Assemblies from the archives of Harris Westminster Sixth Form
Discretionary Hours (April 2021)
This thing all things devours: Birds, beasts, trees, flowers; Gnaws iron, bites steel; Grinds hard stones to meal; Slays king, ruins town, And beats high mountain down.
A riddle with an answer – if you don’t already know which monster we’re referring to then perhaps a quote from the always-nonsensical Talking Heads will help:
You may ask yourself, "What is that beautiful house?" You may ask yourself, "Where does that highway go to?" And you may ask yourself, "Am I right? Am I wrong?" And you may say to yourself, "My Gosh! What have I done?" Letting the days go by, let the water hold me down Letting the days go by, water flowing underground Into the blue again, into the silent water
Or perhaps not. Sometimes the answer doesn’t lie in 1980s pop lyrics but in cool, hard calculation. There are 679 hours between now and the end of the final exam in the hall in May. 679 hours for you to direct towards the task of getting the best grades you can. Some of these 679 hours are already spoken for, over some of them you haven’t (or at least shouldn’t take) control. You’ll spend 151 hours in school and 224 hours asleep if you have any sense. 43 hours are for travelling – approximately, some of you a little less, some of you a little more. 28 hours on personal admin, showering and the like, 56 hours on household chores, 56 on eating – both of which are important. 64 hours over the four weeks is a normal homework load – doing the revision that comes from the lessons you’ve had, following your normal timetable – and this leaves 57 magical hours for you to spend on what seems good to you. 57 hours, a smidgen over two hours a day, rather less than 2 and a half days straight if you use them all at once (something I don’t recommend).
57 hours is simultaneously rather a lot, and terrifyingly little. It’s a lot because if you use it wisely you can achieve a huge amount in 57 hours. It’s little because if you fritter it away you’ll find it easily slips between your fingers. Where are these 57 hours I’ve found? Well, they’re the hour after you get home and you choose between slumping in front of the telly and memorising some quotes or formulae; they’re Thursday afternoons and Sunday mornings; they’re the fifteen minutes break between study sessions; they’re the half hour of looking for memes on TikTok. They’re the difference between a B and a C, between an A and an A*.
Whilst we were in lockdown, that other strange period when time stretched and condensed, two Year 12s wrote and delivered an assembly – if you managed to miss it then I recommend that you remedy the omission because it’s rather wonderful. It starts in Parliament square with the observation that Mahatma Gandhi is one of only two statues of non-white figures. I shall follow up that observation with a brief digression on Gandhi. Nina Martyris wrote an essay about him called “The most punctual man in India” – the full text can be found online, but I’ll read a little to you:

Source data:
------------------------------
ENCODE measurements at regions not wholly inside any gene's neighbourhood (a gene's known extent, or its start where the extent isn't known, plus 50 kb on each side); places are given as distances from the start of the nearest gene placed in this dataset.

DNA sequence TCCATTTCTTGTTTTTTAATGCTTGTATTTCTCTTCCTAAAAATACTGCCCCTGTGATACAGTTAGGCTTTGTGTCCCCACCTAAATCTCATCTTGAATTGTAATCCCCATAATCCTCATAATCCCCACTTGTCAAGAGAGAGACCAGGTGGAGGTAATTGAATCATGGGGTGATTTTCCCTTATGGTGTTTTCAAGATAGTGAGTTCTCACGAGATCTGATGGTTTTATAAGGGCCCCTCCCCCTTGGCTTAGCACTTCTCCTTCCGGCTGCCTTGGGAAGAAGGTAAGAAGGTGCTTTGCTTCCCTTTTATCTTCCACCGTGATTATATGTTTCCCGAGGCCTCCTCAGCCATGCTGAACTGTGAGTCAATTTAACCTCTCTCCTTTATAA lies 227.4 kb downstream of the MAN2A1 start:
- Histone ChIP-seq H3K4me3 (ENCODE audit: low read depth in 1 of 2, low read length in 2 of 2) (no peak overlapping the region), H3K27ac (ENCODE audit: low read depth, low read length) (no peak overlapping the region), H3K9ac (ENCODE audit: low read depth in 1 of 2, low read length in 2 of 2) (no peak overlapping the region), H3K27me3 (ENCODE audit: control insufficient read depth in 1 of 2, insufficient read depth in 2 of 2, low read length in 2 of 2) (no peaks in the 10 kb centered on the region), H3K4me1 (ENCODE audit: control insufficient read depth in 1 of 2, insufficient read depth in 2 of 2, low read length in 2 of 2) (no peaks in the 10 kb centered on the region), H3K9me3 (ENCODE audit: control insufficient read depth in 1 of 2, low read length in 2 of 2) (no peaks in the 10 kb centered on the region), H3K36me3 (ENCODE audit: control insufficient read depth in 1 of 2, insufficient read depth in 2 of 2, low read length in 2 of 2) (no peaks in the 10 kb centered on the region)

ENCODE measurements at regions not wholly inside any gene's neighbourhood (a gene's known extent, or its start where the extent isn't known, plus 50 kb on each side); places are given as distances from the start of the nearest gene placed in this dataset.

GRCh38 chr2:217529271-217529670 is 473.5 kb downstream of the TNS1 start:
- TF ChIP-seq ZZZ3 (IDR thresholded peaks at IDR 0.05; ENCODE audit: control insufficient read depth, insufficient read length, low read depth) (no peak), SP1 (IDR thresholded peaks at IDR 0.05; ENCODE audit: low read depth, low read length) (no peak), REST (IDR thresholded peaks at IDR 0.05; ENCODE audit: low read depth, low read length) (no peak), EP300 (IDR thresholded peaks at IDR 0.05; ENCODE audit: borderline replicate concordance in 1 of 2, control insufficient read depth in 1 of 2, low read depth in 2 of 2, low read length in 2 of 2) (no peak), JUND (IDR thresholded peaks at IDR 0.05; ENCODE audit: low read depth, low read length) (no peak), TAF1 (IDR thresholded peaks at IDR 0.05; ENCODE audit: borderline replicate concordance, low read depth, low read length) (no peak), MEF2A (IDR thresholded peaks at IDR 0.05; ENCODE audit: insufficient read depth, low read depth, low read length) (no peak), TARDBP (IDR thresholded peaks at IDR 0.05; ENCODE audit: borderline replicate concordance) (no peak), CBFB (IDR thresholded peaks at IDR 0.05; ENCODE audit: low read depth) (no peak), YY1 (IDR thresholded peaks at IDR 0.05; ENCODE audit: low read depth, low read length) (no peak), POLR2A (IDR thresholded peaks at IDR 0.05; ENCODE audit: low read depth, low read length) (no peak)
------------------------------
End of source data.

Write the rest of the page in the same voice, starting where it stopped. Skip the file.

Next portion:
The watch never left his side. It was the first thing Gandhi reached for when he rose each morning, and the last thing he checked before going to bed. He consulted it frequently through the day so as never to be late for an appointment. And, at that final moment, when three bullets from an assassin’s Beretta knocked him over, his 78-year-old body slumped to the ground, and the watch also stopped. Mahatma Gandhi’s Ingersoll pocket watch, costing just a dollar, was among the handful of material possessions he owned. Since he didn’t have a pocket to carry it in, he attached the watch to his dhoti with a safety pin and a loop of khadi string. Gandhi’s legendary punctuality had a utilitarian imperative—without it he would never have been able to answer the sacks of letters and streams of visitors that demanded his attention each day. But, as with everything he valued, it had a moral imperative as well. Simply put, time was tied to his philosophy of trusteeship: the belief that just as we do not own our wealth but are trustees of it—and thus have to use it wisely—similarly, we are trustees of our time. “You may not waste a grain of rice or a scrap of paper, and similarly a minute of your time,” he wrote. “It is not ours. It belongs to the nation and we are trustees for the use of it.” Consequently, any abuse of time was unethical. “One who does less than he can is a thief,” he wrote to a friend. While this focus on punctuality may portray Gandhi as skittish and anxious, the opposite was true: a timetable allowed him to give the issue at hand his tranquil and undivided attention. Known to apologize if he was even a minute late, Gandhi was equally stringent about his personal regimen. Winding up a letter to a professor, he wrote: “I am also being reminded by Lady Watch that it is time for my walk. So I obey her and stop here.”